~~--~----~----------~ernbrane

    __ ~_:"'---"-.... ""'-_ ......... C Cytoplasm • Conserved Domains .. Variable Domains

    ~ ~

    Homotypic

    ~~ ~~

    Heterotypic Heterorneric

    Fig. 1 : Gap junction channel structure. A. A classical freeze-fracture image of a gap junction plaque showing E-face pits and P-face particles. Scale bar: 0.1 flm . B. Molecular model of gap junction channel structure. C. Proposed connexin membrane topology highlighting conserved and variable domains. D. Probable connexon configurations.

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    Gap junctions and disease

    common molecular topology crossing the membrane 4 times with the Nand e termini being located in the cytoplasm (Fig. I e). In addition, they exhibit a number of highly conserved regions with most sequence variation occuring in the cytoplasmic loop and tail of the molecule. Furthermore, although conserved between species, connexin expression has been shown to be tissue and cell specific , with some cell types expressing multiple connexin isoforms. This multiple expression of connexins raises the possibility that hybrid channels could exist between adjacent cells (Fig . ID). Experimental evidence suggests two different hybrid configurations are possible: heterotypic cell-to-cell channels in which each connexon or hemichannel consists of a specific connexin isoform (Bukauskas et aI., 1995; Venance et aI. , 1995); or heteromeric channels where each connexon is a mixture of the different connexin isoforms expressed in a particular celJ type (Stauffer, 1995; Jiang and Goodenough, 1996).

    The functional diversity of connexins

    As the cloning of the different connexin isoforms nears completion, the emphasis in gap junction research has shifted to determining the extent and functional consequences of connexin diversity. eonnexin isoform distribution can be determined in a specific cell type or tissue at either the RNA or protein level using Northern analysis and immunolabeling techniques, respectively (Fig. 21 , II). This has been facilitated by the production of specific reagents (cDNA probes; peR primers; anti- peptide antibodies) which enable the expression pattern of a particular connexin isoform to be studied in detail.

    Functional studies of gap junction channels have traditionally used intercellular dye transfer and electrical measurements to probe the biophysical properties of cell-to-cell channels in a variety of cell types (Fig . 2III,IV). However, since we now know particular cell types are capable of expressing multiple connexin isoforms , it has proven difficult to associate junctional propel1ies exclusively to a specific connexin isoform. To circumvent such d ifficulties , the gating and permeability properties of the individual connexins have been studied by using exogenous expression systems. These include the transient expression of connexins in paired Xenopus oocytes (Dahl et aI., 1987; Swenson et aI. , 1989) and the establishment of stably transfected cell lines which express individual connexins (Eghbali et aI., 1990).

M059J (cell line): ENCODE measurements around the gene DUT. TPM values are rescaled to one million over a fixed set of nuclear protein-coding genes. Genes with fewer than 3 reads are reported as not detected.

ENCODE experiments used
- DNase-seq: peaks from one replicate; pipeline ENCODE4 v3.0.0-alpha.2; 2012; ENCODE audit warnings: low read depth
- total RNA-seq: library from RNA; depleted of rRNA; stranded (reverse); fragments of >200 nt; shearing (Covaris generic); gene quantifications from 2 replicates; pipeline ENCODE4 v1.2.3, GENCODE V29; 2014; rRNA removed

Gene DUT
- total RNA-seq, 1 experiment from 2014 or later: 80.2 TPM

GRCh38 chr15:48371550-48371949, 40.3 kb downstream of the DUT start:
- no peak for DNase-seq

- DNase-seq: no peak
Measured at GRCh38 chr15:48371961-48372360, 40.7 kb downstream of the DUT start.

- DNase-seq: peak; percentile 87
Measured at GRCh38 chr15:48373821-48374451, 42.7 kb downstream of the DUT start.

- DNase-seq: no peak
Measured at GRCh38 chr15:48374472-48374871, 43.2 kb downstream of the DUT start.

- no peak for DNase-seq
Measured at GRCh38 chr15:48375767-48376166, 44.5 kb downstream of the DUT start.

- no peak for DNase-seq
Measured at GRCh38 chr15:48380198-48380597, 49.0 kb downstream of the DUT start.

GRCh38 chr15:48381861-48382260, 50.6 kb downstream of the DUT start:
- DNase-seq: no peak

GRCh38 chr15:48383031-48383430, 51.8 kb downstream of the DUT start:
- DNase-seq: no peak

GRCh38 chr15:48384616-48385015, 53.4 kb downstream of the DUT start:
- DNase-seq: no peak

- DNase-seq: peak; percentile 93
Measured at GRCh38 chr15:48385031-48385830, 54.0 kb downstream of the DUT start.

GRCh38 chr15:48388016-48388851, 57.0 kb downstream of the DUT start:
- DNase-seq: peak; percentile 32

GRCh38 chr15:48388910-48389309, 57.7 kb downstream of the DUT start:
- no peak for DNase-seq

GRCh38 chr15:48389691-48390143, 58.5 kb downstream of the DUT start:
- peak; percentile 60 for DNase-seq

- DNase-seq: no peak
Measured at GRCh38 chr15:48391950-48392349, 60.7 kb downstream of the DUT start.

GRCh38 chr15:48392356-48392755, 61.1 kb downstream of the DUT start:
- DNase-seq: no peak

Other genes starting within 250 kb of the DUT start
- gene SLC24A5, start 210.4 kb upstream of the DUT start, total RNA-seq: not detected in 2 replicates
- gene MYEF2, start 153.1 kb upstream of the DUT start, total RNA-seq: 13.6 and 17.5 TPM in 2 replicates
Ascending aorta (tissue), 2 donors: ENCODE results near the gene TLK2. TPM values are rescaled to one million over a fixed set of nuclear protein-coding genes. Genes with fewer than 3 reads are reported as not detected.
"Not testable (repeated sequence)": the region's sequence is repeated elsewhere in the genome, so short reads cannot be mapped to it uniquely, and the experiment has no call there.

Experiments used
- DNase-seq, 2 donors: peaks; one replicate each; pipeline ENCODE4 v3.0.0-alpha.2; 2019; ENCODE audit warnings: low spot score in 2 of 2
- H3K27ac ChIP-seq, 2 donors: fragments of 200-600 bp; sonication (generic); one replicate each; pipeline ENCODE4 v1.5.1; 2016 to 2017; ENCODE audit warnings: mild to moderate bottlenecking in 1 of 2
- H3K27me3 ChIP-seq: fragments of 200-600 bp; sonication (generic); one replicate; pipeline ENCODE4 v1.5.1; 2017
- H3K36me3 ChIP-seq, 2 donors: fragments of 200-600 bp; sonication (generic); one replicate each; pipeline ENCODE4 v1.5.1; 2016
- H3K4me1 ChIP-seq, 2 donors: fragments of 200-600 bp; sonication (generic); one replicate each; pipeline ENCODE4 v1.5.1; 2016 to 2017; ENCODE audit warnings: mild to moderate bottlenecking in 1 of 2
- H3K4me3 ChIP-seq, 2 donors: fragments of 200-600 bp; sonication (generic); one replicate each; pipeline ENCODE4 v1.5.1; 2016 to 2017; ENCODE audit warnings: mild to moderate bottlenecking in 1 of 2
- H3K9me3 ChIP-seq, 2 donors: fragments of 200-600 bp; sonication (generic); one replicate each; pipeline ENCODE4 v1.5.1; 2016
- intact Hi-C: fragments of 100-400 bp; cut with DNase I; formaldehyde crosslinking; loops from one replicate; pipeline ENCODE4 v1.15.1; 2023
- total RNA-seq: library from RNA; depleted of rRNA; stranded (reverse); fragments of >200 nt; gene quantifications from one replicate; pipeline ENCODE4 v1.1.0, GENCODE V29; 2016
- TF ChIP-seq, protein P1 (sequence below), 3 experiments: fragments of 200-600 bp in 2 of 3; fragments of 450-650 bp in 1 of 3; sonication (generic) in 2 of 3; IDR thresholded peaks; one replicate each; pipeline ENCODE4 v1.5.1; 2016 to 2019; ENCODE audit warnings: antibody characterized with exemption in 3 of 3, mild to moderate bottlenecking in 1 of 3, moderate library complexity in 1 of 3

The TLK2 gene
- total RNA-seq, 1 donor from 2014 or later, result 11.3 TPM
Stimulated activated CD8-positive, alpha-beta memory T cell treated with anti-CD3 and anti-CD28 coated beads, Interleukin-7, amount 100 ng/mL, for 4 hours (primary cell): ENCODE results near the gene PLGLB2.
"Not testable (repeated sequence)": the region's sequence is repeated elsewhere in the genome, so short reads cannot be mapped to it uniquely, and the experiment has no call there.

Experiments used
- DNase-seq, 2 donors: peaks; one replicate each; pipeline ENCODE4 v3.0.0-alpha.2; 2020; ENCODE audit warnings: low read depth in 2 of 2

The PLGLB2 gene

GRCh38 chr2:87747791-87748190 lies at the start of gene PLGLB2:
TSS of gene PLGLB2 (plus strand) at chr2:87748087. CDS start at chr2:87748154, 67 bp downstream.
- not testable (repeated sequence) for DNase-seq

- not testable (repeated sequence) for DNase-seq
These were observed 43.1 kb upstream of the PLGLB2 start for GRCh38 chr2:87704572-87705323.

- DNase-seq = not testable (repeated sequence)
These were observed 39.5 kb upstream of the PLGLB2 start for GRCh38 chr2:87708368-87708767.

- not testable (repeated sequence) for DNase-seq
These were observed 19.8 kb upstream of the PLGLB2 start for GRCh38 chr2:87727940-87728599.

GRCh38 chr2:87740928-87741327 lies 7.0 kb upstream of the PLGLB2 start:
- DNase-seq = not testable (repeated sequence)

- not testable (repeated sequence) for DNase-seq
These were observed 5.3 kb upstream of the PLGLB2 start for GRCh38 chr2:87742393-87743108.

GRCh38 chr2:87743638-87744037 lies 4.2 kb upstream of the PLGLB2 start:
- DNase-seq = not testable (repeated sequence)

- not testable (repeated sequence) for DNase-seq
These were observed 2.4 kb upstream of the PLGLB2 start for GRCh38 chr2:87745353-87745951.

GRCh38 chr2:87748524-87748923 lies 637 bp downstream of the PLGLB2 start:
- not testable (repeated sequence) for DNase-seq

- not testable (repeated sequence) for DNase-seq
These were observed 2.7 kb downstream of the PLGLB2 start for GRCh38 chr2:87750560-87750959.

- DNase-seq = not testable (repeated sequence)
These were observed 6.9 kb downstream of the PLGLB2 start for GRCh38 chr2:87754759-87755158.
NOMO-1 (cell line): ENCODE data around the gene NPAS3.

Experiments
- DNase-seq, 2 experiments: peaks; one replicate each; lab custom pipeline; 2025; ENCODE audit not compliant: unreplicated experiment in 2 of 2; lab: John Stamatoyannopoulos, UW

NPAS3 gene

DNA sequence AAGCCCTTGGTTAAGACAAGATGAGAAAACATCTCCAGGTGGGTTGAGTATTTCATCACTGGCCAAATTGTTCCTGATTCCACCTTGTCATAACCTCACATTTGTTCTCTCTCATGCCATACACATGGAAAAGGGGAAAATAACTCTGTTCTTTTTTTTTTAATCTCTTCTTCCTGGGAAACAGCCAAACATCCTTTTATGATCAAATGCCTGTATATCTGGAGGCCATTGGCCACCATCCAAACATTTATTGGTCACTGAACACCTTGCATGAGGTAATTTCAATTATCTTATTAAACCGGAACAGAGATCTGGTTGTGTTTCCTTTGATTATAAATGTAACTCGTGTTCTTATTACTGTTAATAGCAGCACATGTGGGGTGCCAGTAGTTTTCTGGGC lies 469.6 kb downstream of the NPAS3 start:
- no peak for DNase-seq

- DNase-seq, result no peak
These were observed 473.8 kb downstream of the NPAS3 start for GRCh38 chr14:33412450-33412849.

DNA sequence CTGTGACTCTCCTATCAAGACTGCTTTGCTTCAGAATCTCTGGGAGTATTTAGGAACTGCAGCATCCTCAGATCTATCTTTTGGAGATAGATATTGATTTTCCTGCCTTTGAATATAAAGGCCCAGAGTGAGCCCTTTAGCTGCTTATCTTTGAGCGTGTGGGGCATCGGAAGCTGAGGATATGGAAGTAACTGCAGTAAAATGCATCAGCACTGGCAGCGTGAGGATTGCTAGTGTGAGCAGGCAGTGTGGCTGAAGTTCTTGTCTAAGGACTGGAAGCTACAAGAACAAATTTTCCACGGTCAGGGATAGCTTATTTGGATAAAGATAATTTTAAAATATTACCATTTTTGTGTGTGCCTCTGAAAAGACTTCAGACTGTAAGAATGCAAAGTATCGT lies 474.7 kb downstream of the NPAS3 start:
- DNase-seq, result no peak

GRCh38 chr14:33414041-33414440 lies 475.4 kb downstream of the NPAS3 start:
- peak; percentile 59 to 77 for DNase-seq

Using these model systems in combination with dye transfer and e lec trical measurements researchers have firm ly established that the individual connexins exhibit differences in regulation by both vo ltage and phosphorylation, and have different single channel conductances (see Kanno et aI., 1995). However, while being extremely usefu l parameters with which to categorize the different connexins, these parameters tell us little about the physiological consequences of connexin diversity. Since a major role of gap junction channels is the exchange of intracellular second

    messenger molecules between interconnected cells (Saez et aI., 1989), a more appropriate biophy ical parameter of connexin diversity is cell-to-cell channel permeability.

    A recent series of experiments has addressed this issue , using a variety of substrates that exhibited slight variations in size, charge andlor conformation (Brissette et aI. , 1994; Steinberg et aI. , 1994; Elfgang et aI., 1995; Veenstra et aI., 1995). Surprisingly, the channel forming regions of the different connexins did not act as simple passive pores but exhibited connexin specific differences in cation and anion permeabilities (Veenstra et aI., 1995) . Such differences in connexin permeability could permit discrimination between known intracellular second messengers producing connexin specific differences in the intercellular propagation of signalling pathways .

    Another feature of connexin diversity has been revealed by the recent observation that some pairs of connexins do not form functional gap junctions when each is expressed in adjacent cells (Bruzzone et a I. , 1993; White et aI. , 1994, 1995b; Elfgang et aI., 1995). Thus the expression of incompatible connex ins cou ld lead to the establishment of communication compartments (Paul, 1995). Evidence for the involveme